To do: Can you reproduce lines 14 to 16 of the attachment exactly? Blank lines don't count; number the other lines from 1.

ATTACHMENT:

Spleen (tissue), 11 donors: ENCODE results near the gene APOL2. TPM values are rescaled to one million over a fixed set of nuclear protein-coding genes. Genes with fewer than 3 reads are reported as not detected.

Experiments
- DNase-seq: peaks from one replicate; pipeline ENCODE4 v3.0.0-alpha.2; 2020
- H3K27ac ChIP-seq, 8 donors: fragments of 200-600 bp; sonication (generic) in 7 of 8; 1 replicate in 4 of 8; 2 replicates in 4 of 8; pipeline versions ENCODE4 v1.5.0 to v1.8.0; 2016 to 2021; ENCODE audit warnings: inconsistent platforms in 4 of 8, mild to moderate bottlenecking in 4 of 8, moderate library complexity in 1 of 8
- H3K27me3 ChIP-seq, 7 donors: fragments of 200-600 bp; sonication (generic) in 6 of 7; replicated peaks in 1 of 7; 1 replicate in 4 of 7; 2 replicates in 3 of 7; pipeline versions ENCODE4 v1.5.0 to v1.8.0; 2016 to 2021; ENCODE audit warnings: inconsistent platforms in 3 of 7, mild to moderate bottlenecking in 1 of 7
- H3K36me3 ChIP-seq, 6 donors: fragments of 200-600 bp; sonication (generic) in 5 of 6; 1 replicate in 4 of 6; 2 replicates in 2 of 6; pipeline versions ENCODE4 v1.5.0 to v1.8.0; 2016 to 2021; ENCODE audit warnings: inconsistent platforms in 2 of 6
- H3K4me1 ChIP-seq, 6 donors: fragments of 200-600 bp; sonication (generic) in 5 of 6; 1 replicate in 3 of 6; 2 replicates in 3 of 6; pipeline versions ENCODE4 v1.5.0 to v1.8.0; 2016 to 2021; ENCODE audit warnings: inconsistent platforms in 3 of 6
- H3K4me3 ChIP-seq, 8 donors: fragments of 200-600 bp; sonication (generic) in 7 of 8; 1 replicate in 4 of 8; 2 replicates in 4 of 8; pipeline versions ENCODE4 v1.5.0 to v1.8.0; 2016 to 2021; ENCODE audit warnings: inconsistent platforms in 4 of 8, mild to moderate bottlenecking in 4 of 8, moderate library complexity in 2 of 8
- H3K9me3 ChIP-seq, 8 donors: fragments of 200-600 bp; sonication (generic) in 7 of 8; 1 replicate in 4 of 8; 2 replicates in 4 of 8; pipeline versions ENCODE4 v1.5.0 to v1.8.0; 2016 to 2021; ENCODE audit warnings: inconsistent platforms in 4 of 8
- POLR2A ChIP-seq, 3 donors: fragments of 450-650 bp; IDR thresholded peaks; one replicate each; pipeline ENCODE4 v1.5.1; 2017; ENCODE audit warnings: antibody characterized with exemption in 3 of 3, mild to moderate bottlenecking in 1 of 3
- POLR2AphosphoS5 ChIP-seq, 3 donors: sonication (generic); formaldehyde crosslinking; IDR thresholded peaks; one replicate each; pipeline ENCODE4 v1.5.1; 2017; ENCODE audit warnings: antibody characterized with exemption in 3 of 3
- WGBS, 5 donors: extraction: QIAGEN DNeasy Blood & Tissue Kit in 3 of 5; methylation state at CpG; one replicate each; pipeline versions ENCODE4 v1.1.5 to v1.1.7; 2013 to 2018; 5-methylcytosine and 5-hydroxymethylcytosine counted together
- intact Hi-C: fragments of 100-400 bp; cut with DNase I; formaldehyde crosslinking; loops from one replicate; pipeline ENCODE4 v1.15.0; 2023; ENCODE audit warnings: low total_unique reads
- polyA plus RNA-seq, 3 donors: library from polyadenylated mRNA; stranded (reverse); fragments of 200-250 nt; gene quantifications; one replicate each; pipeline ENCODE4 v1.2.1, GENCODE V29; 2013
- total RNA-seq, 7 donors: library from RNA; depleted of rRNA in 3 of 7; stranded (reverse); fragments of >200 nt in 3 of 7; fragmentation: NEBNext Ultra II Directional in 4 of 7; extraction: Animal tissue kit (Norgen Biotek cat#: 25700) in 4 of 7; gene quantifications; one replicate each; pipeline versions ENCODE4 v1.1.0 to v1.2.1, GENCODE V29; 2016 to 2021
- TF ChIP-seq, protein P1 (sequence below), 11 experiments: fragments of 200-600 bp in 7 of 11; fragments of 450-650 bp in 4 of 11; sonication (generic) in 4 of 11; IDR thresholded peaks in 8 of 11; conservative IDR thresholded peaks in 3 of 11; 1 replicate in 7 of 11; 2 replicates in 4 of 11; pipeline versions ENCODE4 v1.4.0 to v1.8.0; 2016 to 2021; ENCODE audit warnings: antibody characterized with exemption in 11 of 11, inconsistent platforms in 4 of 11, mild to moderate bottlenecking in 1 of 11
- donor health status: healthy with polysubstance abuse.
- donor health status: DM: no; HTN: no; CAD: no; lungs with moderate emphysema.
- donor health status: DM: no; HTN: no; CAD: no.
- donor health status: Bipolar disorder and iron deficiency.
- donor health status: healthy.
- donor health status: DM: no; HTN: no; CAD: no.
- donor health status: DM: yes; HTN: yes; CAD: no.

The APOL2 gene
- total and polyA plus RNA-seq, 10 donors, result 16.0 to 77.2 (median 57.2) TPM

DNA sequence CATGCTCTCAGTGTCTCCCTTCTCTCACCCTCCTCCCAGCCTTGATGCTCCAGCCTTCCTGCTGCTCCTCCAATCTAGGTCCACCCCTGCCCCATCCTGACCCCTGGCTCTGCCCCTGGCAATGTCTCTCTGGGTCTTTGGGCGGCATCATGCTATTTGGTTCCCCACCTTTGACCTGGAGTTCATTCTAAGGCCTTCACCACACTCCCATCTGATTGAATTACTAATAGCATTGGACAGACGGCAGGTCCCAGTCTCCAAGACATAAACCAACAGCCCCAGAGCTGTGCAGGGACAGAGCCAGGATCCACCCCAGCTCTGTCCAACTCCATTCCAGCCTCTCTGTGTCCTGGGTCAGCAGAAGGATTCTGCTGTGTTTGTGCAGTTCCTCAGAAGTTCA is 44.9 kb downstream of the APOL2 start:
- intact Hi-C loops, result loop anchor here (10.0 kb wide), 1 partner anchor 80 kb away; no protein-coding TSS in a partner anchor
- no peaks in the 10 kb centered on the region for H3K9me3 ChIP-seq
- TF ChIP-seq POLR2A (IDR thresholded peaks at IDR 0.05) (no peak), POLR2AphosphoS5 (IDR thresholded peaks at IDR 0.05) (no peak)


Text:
- polyA plus RNA-seq, 3 donors: library from polyadenylated mRNA; stranded (reverse); fragments of 200-250 nt; gene quantifications; one replicate each; pipeline ENCODE4 v1.2.1, GENCODE V29; 2013
- total RNA-seq, 7 donors: library from RNA; depleted of rRNA in 3 of 7; stranded (reverse); fragments of >200 nt in 3 of 7; fragmentation: NEBNext Ultra II Directional in 4 of 7; extraction: Animal tissue kit (Norgen Biotek cat#: 25700) in 4 of 7; gene quantifications; one replicate each; pipeline versions ENCODE4 v1.1.0 to v1.2.1, GENCODE V29; 2016 to 2021
- TF ChIP-seq, protein P1 (sequence below), 11 experiments: fragments of 200-600 bp in 7 of 11; fragments of 450-650 bp in 4 of 11; sonication (generic) in 4 of 11; IDR thresholded peaks in 8 of 11; conservative IDR thresholded peaks in 3 of 11; 1 replicate in 7 of 11; 2 replicates in 4 of 11; pipeline versions ENCODE4 v1.4.0 to v1.8.0; 2016 to 2021; ENCODE audit warnings: antibody characterized with exemption in 11 of 11, inconsistent platforms in 4 of 11, mild to moderate bottlenecking in 1 of 11